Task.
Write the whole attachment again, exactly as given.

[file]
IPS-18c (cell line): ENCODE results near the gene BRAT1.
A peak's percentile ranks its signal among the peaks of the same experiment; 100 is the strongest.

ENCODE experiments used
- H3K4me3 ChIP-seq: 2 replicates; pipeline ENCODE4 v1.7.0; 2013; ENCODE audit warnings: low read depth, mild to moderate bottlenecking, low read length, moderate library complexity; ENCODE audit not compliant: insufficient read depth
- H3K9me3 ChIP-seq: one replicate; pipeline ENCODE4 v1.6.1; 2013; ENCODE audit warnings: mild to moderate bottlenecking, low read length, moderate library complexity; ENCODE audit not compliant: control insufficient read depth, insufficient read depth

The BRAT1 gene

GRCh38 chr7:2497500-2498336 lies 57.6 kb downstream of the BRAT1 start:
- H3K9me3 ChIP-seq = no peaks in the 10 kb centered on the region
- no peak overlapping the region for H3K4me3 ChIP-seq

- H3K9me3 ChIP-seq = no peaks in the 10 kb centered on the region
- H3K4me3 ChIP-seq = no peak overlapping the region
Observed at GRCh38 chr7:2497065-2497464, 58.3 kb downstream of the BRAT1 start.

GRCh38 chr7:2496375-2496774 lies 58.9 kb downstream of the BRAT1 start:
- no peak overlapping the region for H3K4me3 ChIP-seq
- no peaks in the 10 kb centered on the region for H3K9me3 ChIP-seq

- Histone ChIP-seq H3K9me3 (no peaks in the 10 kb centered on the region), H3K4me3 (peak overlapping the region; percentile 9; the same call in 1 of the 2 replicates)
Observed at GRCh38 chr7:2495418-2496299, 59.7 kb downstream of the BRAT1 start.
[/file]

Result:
IPS-18c (cell line): ENCODE results near the gene BRAT1.
A peak's percentile ranks its signal among the peaks of the same experiment; 100 is the strongest.

ENCODE experiments used
- H3K4me3 ChIP-seq: 2 replicates; pipeline ENCODE4 v1.7.0; 2013; ENCODE audit warnings: low read depth, mild to moderate bottlenecking, low read length, moderate library complexity; ENCODE audit not compliant: insufficient read depth
- H3K9me3 ChIP-seq: one replicate; pipeline ENCODE4 v1.6.1; 2013; ENCODE audit warnings: mild to moderate bottlenecking, low read length, moderate library complexity; ENCODE audit not compliant: control insufficient read depth, insufficient read depth

The BRAT1 gene

GRCh38 chr7:2497500-2498336 lies 57.6 kb downstream of the BRAT1 start:
- H3K9me3 ChIP-seq = no peaks in the 10 kb centered on the region
- no peak overlapping the region for H3K4me3 ChIP-seq

- H3K9me3 ChIP-seq = no peaks in the 10 kb centered on the region
- H3K4me3 ChIP-seq = no peak overlapping the region
Observed at GRCh38 chr7:2497065-2497464, 58.3 kb downstream of the BRAT1 start.

GRCh38 chr7:2496375-2496774 lies 58.9 kb downstream of the BRAT1 start:
- no peak overlapping the region for H3K4me3 ChIP-seq
- no peaks in the 10 kb centered on the region for H3K9me3 ChIP-seq

- Histone ChIP-seq H3K9me3 (no peaks in the 10 kb centered on the region), H3K4me3 (peak overlapping the region; percentile 9; the same call in 1 of the 2 replicates)
Observed at GRCh38 chr7:2495418-2496299, 59.7 kb downstream of the BRAT1 start.